One of the most comprehensive public post-mortems of an election defeat ever has just been published. The 2019 Election Review from Labour Together, commissioned jointly with LabourList, includes fresh, previously unpublished research conducted by my organisation Datapraxis.
During the first three months of this year, we conducted a deep-dive into our unique dataset of hundreds of thousands of polling responses from YouGov, aiming to find out which voters Labour lost in 2019, where, why, and how it might win again. We were able to build on work we conducted during the election to map the message and electoral battlegrounds, and to advise Labour and other progressive campaigns.
The election review research was revealing and cathartic. Understanding what went wrong is just the beginning of getting things right. Data cannot tell the whole story, but it can correct misunderstandings and reveal blind spots. This article provides a short overview of some of our most important and startling findings.
Labour lost people on all sides. Our data indicates that it lost around 1.9 million who voted Labour in 2017 and Remain in 2016, as well as 1.8 million who voted Leave in 2016 and Labour in 2017. Crucially, it also lost almost a million referendum non-voters – a mostly younger and often overlooked group, whose turnout for Labour in 2017 played a vital role in in delivering the unexpected hung parliament result, but who then became gradually disillusioned.
Labour gained only around a million swing voters from other parties in 2019 to compensate for its losses, and only 450,000 directly from the Tories – far fewer than in the previous two elections. Most of these were Remain voters, who were in any case far more receptive to Labour’s identity and messages than Leavers. Once again, Labour’s main gains came from a new group of around 1.8 million mostly young 2017 non-voters.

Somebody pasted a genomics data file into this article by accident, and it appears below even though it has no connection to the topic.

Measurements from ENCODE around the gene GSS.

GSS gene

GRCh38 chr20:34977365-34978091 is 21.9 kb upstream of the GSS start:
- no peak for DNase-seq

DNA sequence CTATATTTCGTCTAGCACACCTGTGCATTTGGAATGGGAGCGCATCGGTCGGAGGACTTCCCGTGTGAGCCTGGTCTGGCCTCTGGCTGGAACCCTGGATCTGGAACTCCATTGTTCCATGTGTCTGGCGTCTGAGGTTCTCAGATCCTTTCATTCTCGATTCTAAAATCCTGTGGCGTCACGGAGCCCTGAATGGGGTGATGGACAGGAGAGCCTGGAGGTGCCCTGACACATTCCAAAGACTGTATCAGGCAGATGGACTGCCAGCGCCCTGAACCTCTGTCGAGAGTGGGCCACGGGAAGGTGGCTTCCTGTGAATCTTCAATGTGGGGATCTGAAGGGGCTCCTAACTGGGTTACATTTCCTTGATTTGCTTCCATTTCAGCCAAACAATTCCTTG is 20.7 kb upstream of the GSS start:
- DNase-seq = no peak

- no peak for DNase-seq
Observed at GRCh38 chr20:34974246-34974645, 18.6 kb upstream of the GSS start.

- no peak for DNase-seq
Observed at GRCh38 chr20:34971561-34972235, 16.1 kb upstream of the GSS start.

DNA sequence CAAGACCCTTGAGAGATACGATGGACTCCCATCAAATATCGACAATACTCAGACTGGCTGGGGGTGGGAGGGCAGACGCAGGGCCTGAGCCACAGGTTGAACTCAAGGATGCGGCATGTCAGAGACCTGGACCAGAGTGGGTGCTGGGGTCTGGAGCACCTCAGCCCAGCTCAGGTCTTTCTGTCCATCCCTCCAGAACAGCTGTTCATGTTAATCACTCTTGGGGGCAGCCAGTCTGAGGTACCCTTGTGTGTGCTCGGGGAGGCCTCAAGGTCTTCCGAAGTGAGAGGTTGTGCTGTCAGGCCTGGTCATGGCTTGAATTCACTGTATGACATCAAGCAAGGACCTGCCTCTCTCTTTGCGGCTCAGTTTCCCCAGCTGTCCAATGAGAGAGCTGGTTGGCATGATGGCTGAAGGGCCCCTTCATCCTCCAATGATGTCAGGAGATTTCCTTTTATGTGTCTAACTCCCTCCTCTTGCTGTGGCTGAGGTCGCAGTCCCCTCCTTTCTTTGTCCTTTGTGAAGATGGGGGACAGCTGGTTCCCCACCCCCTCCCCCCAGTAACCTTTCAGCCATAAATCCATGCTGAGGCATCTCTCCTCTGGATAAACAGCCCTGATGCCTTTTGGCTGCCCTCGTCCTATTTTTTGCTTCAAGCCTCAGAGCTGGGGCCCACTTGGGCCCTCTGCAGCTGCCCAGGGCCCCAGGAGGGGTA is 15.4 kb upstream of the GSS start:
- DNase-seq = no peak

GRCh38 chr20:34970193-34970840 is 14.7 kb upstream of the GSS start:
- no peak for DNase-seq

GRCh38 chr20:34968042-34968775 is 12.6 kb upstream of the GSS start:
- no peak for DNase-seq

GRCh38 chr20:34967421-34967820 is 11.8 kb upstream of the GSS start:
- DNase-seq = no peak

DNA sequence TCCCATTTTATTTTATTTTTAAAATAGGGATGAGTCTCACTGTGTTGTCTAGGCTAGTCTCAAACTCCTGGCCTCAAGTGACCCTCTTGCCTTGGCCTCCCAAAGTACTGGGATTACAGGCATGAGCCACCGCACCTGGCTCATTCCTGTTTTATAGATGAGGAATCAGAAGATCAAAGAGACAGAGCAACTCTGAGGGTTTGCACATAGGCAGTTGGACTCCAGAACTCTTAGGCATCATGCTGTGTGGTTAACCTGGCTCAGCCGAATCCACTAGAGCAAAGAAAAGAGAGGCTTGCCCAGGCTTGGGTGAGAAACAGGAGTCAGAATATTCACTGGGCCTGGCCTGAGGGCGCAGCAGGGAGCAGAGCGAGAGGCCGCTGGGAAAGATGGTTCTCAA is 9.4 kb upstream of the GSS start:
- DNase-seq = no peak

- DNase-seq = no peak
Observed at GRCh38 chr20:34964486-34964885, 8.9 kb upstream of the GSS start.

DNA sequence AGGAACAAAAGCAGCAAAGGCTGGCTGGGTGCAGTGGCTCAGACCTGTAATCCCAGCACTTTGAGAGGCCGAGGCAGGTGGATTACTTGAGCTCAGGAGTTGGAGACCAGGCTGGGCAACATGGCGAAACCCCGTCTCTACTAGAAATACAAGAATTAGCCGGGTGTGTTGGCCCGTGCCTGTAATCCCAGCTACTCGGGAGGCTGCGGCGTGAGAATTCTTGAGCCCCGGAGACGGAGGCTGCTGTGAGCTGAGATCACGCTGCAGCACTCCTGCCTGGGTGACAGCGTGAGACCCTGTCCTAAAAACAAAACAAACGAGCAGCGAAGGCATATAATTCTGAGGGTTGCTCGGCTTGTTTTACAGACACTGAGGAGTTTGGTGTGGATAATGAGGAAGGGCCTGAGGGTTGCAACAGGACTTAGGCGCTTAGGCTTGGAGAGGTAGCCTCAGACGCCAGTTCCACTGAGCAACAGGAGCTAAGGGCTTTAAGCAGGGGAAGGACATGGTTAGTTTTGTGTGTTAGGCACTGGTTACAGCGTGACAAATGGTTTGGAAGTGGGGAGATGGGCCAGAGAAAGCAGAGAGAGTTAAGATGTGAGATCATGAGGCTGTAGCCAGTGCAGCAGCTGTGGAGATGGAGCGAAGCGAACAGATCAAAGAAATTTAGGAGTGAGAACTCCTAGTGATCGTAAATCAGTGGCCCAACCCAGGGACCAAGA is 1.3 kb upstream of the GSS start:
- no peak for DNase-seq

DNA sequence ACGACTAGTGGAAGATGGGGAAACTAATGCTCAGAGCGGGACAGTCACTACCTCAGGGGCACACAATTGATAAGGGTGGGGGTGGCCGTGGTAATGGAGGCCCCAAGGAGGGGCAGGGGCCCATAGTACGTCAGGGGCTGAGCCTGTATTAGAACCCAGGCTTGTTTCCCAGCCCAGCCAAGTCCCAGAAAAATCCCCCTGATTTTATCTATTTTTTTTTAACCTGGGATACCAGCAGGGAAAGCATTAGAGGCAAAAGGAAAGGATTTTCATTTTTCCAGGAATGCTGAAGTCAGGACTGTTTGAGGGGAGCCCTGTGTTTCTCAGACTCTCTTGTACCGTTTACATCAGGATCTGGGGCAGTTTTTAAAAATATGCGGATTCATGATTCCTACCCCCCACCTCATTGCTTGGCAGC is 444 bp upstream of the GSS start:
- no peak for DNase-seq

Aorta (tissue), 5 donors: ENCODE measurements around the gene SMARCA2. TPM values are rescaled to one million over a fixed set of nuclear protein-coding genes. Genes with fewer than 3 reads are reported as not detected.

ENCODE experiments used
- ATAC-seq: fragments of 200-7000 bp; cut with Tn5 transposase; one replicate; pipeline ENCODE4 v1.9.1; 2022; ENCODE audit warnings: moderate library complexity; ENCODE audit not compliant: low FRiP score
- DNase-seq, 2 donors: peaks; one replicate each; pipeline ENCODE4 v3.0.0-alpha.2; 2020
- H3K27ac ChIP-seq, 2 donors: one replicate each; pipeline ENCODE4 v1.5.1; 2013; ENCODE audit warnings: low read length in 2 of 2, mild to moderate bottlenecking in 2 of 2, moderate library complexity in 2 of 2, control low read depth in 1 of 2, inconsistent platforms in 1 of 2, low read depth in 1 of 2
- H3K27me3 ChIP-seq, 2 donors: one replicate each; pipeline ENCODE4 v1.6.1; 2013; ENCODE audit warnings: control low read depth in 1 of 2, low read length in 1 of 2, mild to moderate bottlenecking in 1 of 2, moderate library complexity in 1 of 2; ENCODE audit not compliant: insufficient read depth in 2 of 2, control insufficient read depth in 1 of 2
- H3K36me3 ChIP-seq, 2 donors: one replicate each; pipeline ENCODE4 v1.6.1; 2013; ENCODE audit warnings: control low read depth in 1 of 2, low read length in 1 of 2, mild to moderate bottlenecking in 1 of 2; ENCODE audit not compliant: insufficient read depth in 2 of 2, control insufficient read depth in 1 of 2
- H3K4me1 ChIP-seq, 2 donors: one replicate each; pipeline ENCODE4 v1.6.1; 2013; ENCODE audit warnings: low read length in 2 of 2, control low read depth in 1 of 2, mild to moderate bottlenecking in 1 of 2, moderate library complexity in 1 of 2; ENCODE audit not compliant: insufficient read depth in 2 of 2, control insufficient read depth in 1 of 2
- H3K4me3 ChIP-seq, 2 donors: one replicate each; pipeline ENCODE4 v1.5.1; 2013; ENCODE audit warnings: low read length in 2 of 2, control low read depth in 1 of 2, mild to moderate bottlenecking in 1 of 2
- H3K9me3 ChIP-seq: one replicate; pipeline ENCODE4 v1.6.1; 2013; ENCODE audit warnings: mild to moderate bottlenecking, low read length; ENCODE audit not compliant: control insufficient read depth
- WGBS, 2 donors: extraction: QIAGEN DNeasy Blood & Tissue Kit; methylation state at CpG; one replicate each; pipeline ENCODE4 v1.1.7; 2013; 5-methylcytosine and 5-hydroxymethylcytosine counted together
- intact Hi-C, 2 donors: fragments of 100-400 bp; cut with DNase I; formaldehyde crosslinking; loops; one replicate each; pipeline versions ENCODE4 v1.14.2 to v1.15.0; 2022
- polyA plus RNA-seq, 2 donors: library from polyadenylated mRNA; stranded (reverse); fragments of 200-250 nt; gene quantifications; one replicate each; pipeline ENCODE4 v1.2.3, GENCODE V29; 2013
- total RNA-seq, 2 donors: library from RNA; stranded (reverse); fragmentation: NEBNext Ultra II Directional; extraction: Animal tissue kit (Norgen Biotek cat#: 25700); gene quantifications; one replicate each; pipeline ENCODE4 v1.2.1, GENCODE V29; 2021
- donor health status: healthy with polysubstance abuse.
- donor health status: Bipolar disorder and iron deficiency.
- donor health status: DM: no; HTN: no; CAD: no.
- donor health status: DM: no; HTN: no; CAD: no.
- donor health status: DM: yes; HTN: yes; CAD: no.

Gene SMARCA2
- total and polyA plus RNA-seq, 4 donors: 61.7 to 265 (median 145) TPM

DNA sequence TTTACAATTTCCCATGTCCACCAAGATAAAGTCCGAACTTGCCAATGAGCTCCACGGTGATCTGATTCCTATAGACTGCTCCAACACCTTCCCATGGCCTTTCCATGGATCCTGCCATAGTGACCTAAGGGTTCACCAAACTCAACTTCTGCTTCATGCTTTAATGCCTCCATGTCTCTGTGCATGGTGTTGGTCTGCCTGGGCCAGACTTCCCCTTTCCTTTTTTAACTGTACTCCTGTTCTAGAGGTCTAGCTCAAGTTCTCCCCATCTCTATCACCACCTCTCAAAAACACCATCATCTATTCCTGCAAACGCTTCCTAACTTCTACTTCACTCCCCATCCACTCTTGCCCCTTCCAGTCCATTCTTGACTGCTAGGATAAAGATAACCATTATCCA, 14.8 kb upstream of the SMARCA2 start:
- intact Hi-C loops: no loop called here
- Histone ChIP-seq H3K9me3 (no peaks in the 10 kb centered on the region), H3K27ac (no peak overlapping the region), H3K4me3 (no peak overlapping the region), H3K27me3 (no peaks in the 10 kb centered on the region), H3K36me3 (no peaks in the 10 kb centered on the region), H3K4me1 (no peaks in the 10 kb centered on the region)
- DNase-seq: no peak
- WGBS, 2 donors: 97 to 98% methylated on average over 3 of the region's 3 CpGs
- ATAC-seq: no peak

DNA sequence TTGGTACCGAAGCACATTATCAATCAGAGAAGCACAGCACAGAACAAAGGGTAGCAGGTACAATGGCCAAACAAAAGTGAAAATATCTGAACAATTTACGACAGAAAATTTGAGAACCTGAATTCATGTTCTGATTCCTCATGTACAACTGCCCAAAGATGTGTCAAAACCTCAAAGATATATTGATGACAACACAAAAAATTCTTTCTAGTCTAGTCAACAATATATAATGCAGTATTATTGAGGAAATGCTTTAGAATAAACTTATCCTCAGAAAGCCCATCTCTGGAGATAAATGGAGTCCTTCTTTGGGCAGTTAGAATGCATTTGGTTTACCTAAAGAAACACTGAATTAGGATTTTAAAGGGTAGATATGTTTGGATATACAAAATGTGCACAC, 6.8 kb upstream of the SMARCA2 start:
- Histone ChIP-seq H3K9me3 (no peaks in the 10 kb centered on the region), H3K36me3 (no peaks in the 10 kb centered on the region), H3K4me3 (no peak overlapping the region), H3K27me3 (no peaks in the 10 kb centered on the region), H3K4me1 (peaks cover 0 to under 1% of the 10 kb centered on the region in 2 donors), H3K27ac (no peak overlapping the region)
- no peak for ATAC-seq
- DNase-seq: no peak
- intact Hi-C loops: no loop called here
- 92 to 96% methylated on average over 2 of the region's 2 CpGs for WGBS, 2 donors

But in 2019, our data indicates that the Conservatives succeeded in turning out around two million 2017 non-voters, doing a significantly better turnout job than Labour this time, and vastly outstripping the Tory turnout effort in 2017. This group looks very different to those who Labour turned out. They are older, and almost half of them voted Leave in the referendum. But the rest were for the most part habitual non-voters, who had also sat out the referendum, but whose clearest characteristic was an overwhelming and intense negativity towards Jeremy Corbyn.
These estimates are based on 2019 YouGov vote recall data from 206,060 respondents, the largest sample available in the UK, using a combination of YouGov’s nationally representative schema and Datapraxis political weighting. The data includes many people with lower levels of political interest or inclination to turn out, who pollsters often struggle to reach. We believe its quality and scale helps to understand turnout, abstention and patterns in the key battlegrounds more deeply than more traditional smaller-sample research methods.
We found that Labour ended up losing around 1.1 million Remain voters to Remain parties in 2019, plus around 600,000 to abstention and 240,000 to the Tories. It lost around 800,000 Leave voters to the Tories, over 200,000 to Remain parties and around 600,000 to abstention, but less than 200,000 to the Brexit Party (whose vote collapsed during the campaign, as its supporters switched to the Conservatives to “get Brexit done”). The majority of its lost referendum non-voters, again around 600,000, went back to not voting rather than switching to other parties.
Even I had expected the majority of the 1.8 million 2017 voters Labour lost to abstention in 2019 to be Leave voters. But our data suggests that they were split more or less evenly between Remain, Leave and referendum non-voters.